This record set was compiled by Eileen Hewson who dedicates much of her time to transcribing the details on memorials in Ireland, India and Sri Lanka, and is the founder of Kabristan Archives.

Exploring Your Roots: Invitation to launch event

PRONI is to host ‘Exploring Your Roots’, a family history exhibition on temporary loan from Mid-Antrim Museums Service. It opens on Monday and will run until Friday 15 March.

A launch event will be held on Tuesday 19 February from 1-2pm and PRONI is extending an invitation to the public to attend.

The exhibition will be formally welcomed with an hour of short talks, including an introduction to the exhibition from Jayne Clarke of Mid-Antrim Museums Service and Dr. William Roulston, Ulster Historical Foundation. This will be followed by an introduction to family history sources at PRONI by Dr. Glynn Kelso of PRONI.

Exploring Your Roots looks at the unique resources available for those seeking to find out more about their family history, both in museums and at PRONI. Rate books, burial records and business ledgers can contain useful information such as the names of those who owned land or worked in a particular industry. Family photographs, often contained in faded albums, capture a moment in time. These images can be explored to show how people lived and worked in earlier times.

Photographs, maps, documents and artefacts held by museums help to place our ancestors in their day-to-day world.

While it is exciting to discover the name of an ancestor in museum records, it can be equally interesting just to explore the world in which people lived in the past.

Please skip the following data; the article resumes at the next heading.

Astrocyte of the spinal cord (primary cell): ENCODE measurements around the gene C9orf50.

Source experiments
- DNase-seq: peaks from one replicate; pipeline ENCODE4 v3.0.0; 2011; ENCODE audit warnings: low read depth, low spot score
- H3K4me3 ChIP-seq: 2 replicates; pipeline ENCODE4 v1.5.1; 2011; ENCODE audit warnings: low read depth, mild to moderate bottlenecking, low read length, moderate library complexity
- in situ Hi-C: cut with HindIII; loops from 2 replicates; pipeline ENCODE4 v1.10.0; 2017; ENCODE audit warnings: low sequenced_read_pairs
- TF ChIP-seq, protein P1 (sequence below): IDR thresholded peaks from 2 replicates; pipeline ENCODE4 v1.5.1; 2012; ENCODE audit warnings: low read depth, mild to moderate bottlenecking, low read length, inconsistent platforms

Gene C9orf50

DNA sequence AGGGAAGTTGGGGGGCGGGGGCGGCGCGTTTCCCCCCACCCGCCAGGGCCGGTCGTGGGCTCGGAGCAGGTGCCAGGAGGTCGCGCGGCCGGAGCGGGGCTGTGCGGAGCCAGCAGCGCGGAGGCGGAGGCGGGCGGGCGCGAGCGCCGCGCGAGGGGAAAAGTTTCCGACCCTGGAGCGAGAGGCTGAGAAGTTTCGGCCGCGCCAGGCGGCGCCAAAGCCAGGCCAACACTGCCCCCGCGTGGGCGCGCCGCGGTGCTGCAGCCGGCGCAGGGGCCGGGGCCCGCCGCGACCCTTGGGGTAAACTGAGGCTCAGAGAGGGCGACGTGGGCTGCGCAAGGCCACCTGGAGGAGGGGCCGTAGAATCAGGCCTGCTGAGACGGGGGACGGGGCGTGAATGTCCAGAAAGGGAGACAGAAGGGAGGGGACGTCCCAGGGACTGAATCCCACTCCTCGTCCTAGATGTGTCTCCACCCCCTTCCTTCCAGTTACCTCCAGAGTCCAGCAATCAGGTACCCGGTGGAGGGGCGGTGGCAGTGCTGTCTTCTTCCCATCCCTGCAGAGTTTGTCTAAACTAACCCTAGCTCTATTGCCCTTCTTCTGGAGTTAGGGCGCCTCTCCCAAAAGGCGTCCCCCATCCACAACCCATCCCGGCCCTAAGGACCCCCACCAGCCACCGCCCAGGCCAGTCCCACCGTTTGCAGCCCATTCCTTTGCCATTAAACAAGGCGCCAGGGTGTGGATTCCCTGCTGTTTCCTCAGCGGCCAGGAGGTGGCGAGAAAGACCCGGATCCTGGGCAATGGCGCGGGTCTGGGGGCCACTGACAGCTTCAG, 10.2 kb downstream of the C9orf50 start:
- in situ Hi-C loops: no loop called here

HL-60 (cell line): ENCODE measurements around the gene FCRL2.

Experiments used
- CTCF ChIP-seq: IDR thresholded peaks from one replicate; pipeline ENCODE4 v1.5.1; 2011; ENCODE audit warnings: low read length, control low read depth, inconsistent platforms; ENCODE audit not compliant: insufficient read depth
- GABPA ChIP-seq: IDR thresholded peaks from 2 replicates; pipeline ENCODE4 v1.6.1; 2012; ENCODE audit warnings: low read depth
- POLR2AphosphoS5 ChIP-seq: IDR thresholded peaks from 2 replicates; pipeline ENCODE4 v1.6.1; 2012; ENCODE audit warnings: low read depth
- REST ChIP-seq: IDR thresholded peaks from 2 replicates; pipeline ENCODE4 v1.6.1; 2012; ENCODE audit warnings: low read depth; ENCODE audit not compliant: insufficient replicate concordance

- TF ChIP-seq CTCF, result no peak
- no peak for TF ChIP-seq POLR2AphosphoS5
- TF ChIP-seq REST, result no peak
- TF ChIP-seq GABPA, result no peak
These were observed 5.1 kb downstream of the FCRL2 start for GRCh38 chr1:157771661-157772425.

The exhibition was designed to offer a flavour of the diverse collections held within the Mid-Antrim Museums Service and to offer people a source of reference or context for the items they may find at home.

If you would like to join PRONI at the launch, please telephone Tel: (+44) 028 90 534800 or email to secure your place.

Thursday, 14 February 2013

Belfast: centenary of women's suffrage movement

Belfast City Council is to host a series of events to mark the rise of the women`s suffrage movement a century ago. The programme starts next week and continues to the end of March.

Event highlights over the coming weeks include:
  • Thursday 21 February: The role of women in Belfast 1912-1914, with Dr Olwen Purdue and Brenda Collins
  • Thursday 28 February: Prison, Protests and Strikes – How Ulster Women Fought For The Vote, with Dr Myrtle Hill and Dr Margaret Ward
  • Thursday 14 March: A reading from Shrieking Sisters by Maggie Cronin and Carol Moore, telling the story, through a combination of archive material and new writing, of the attempted bombing of Lisburn Cathedral by a group of suffragettes in August 1914
  • Wednesday 20 March: A reading from Lay Up Your Ends, by Martin Lynch – set against the backdrop of the 1911 mill girls` strike, and following the lives of five workers at the York Street mill at the time.
All these events start at 7.15pm and are free of charge. Tickets from the Belfast Welcome Centre in Donegall Place (Telephone 9024 6609). Further information